Figure 7.  Ultralocker has a straightforward ransom note showing the encrypted files, similar to the Lomix note

Unlike the first two variants CryptoWire and Lomix, during distribution Ultralocker uses a document icon and executes a decoy document "Quotation{number}.doc" which is an added layer of fraud for confusing potential victims.

Figure 8. The Ultralocker decoy document—an order form from a life science company


The CryLocker ransomware has a new variant called Sage (detected by Trend Micro as Ransom_MILICRY.B). The behavior is typical: after the malware is installed, files are encrypted, and the extension .sage is added to the files. The malware also creates two files (!Recovery_.txt and !Recovery_.html), which it adds to the folder containing the encrypted data. Victims of Sage are led to a DarkWeb page with instructions for payment, and the ransom amount doubles if it is not paid in time.

Figure 9. The Sage ransom payment page

multi-layered approach is key to defending all possible gateways from malware. IT administrators in organizations should empower the workforce with necessary education to keep employees abreast of attack tactics. On the other hand, a solid back-up of important files can mitigate damages brought by a ransomware infection.

Ransomware solutions:

Trend Micro offers different solutions to protect enterprises, small businesses, and home users to help minimize the risk of getting infected by ransomware:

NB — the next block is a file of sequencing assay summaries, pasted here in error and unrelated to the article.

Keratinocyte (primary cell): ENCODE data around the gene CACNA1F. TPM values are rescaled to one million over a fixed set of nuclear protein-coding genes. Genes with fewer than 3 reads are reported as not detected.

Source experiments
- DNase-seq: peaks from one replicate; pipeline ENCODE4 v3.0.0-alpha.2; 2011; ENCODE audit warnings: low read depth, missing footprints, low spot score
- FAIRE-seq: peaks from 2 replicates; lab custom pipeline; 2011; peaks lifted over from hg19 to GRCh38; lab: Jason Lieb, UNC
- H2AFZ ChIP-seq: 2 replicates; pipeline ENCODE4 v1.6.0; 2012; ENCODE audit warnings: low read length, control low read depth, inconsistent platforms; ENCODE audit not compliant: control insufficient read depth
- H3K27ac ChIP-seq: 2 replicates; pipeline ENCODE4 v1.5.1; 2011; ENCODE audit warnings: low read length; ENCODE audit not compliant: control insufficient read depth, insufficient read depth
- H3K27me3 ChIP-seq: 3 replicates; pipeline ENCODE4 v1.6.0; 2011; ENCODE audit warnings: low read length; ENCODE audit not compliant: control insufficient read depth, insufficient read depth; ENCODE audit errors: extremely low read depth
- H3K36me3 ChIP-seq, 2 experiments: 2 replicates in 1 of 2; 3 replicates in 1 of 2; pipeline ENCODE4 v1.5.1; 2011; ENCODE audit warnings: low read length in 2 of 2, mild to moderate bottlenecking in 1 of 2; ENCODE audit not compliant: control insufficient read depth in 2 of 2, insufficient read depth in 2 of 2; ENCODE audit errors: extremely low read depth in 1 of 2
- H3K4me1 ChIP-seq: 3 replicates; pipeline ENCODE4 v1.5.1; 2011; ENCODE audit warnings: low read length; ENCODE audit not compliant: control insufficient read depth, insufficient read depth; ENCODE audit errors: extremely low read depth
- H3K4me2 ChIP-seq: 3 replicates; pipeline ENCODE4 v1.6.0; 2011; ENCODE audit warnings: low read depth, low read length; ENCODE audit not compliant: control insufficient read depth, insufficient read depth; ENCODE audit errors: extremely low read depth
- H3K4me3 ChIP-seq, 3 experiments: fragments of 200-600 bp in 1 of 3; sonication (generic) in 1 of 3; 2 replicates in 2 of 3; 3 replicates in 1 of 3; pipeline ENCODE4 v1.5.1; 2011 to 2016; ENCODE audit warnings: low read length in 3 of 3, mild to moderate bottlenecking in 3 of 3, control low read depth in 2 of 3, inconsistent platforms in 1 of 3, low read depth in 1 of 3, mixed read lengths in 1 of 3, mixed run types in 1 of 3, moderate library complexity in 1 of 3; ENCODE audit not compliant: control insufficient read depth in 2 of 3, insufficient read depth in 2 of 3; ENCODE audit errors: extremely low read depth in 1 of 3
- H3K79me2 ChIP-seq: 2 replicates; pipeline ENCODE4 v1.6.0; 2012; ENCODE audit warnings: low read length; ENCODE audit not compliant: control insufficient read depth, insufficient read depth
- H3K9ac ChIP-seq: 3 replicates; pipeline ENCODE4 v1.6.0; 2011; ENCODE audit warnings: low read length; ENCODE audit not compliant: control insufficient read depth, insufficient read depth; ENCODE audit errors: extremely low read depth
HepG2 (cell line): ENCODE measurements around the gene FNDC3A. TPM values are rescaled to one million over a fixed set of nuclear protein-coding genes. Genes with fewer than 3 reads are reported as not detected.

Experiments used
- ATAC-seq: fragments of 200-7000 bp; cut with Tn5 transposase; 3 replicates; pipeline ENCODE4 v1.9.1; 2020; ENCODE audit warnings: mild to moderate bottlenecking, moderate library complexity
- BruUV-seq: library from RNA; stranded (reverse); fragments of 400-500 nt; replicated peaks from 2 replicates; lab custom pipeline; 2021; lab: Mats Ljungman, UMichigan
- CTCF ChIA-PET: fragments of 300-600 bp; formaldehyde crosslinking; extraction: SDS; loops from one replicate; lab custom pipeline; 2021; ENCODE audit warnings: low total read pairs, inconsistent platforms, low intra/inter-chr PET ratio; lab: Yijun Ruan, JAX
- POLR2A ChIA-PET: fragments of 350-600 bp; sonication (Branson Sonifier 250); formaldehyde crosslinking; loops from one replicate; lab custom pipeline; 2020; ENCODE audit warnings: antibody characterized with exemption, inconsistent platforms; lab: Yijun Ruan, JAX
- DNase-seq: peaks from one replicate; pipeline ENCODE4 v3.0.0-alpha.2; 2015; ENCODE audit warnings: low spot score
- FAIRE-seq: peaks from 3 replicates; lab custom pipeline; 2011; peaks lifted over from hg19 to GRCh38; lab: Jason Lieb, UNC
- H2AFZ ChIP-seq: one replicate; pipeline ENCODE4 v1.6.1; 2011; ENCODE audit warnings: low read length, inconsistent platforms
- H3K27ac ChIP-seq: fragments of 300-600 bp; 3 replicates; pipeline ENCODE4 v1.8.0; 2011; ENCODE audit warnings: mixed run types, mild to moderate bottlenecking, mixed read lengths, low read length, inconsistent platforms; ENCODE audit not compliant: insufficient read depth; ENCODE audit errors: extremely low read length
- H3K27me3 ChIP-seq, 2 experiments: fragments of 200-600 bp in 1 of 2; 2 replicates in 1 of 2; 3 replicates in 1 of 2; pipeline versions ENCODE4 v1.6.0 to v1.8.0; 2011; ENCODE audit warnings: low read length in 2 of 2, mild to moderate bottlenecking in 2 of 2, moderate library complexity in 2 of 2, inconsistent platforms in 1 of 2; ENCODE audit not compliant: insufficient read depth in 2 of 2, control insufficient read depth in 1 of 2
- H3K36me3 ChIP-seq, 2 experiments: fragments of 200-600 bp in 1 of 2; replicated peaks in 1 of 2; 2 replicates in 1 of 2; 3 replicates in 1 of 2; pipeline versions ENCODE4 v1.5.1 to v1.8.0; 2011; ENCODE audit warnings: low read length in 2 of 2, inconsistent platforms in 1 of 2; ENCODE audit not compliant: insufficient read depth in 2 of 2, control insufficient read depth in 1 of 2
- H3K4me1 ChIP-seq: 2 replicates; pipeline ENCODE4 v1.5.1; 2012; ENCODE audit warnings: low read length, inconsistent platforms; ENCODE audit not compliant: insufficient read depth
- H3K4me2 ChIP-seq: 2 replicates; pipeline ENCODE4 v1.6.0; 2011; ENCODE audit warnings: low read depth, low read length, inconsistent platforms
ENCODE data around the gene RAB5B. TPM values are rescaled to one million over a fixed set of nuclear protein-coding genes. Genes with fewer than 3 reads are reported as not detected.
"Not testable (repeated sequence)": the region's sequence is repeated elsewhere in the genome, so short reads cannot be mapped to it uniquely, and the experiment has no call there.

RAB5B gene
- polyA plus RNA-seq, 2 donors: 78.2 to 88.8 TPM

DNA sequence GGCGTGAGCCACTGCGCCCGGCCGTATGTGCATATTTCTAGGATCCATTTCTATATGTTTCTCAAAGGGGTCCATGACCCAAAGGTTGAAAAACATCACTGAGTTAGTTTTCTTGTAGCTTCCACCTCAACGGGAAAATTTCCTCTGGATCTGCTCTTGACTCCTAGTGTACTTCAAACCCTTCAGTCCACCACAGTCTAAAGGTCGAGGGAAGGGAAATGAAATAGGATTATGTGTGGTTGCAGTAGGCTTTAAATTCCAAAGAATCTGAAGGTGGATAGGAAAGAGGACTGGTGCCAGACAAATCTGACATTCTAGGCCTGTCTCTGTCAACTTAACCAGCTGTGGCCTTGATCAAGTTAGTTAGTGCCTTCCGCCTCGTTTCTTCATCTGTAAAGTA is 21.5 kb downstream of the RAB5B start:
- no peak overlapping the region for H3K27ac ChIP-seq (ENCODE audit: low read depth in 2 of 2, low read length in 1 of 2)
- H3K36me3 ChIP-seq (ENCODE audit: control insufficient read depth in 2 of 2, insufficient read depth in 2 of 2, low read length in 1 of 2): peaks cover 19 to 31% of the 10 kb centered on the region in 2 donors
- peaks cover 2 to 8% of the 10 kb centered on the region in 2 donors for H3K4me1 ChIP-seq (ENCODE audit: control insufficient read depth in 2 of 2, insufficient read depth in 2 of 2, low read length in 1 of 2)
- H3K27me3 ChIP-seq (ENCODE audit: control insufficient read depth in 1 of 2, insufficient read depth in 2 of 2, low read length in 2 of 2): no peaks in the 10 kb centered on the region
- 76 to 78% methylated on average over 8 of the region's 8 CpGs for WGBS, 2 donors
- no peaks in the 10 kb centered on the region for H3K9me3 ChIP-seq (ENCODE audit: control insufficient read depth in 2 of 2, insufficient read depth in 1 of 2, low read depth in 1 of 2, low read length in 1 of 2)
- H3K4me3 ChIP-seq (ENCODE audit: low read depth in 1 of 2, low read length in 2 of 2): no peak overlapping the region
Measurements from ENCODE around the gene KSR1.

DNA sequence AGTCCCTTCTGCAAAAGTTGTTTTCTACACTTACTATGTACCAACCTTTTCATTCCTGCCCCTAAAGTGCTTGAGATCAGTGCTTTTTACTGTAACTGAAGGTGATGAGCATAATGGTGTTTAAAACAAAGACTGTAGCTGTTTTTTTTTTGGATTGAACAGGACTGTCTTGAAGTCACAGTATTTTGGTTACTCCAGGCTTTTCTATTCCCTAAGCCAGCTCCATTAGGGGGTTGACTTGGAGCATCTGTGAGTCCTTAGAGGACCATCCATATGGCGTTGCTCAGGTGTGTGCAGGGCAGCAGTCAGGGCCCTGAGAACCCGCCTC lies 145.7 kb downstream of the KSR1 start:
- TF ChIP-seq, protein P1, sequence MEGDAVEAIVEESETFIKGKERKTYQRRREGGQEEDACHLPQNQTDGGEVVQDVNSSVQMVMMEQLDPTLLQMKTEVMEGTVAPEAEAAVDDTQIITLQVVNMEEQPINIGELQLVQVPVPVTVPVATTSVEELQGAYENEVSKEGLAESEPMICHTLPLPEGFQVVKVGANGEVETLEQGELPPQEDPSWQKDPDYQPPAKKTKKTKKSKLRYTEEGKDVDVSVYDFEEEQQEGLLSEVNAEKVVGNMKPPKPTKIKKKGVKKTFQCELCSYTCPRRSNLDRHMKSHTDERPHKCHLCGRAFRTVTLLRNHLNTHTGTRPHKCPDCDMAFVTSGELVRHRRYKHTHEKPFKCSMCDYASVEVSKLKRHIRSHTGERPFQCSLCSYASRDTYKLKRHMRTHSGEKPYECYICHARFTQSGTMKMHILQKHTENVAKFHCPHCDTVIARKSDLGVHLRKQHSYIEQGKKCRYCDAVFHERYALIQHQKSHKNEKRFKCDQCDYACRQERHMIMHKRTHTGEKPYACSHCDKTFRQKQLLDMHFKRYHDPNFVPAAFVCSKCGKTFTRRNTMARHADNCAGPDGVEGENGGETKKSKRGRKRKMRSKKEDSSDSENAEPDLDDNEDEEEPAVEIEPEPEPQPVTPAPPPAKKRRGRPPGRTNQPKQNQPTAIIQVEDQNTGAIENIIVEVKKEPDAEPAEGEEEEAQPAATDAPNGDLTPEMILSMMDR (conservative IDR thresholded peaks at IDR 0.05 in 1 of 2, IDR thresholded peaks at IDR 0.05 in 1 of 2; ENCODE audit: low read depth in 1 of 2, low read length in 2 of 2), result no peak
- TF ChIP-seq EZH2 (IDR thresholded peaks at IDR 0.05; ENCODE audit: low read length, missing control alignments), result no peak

Enterprises can benefit from a multi-layered, step-by-step approach in order to best mitigate the risks brought by these threats. Email and web gateway solutions such as Trend Micro™ Deep Discovery™ Email Inspector and InterScan™ Web Security prevents ransomware from ever reaching end users. At the endpoint level, Trend Micro Smart Protection Suites deliver several capabilities like high-fidelity machine learning, behavior monitoring and application control, and vulnerability shielding that minimizes the impact of this threat. Trend Micro Deep Discovery Inspector detects and blocks ransomware on networks, while Trend Micro Deep Security™ stops ransomware from reaching enterprise servers–whether physical, virtual or in the cloud.

For small businesses, Trend Micro Worry-Free Services Advanced offers cloud-based email gateway security through Hosted Email Security. Its endpoint protection also delivers several capabilities such as behavior monitoring and real-time web reputation in order detect and block ransomware.

For home users, Trend Micro Security 10 provides strong protection against ransomware by blocking malicious websites, emails, and files associated with this threat.

Users can likewise take advantage of our free tools such as the Trend Micro Lock Screen Ransomware Tool, which is designed to detect and remove screen-locker ransomware; as well as Trend Micro Crypto-Ransomware File Decryptor Tool, which can decrypt certain variants of crypto-ransomware without paying the ransom or the use of the decryption key.


Like it? Add this infographic to your site:
1. Click on the box below.   2. Press Ctrl+A to select all.   3. Press Ctrl+C to copy.   4. Paste the code into your page (Ctrl+V).

Image will appear the same size as you see above.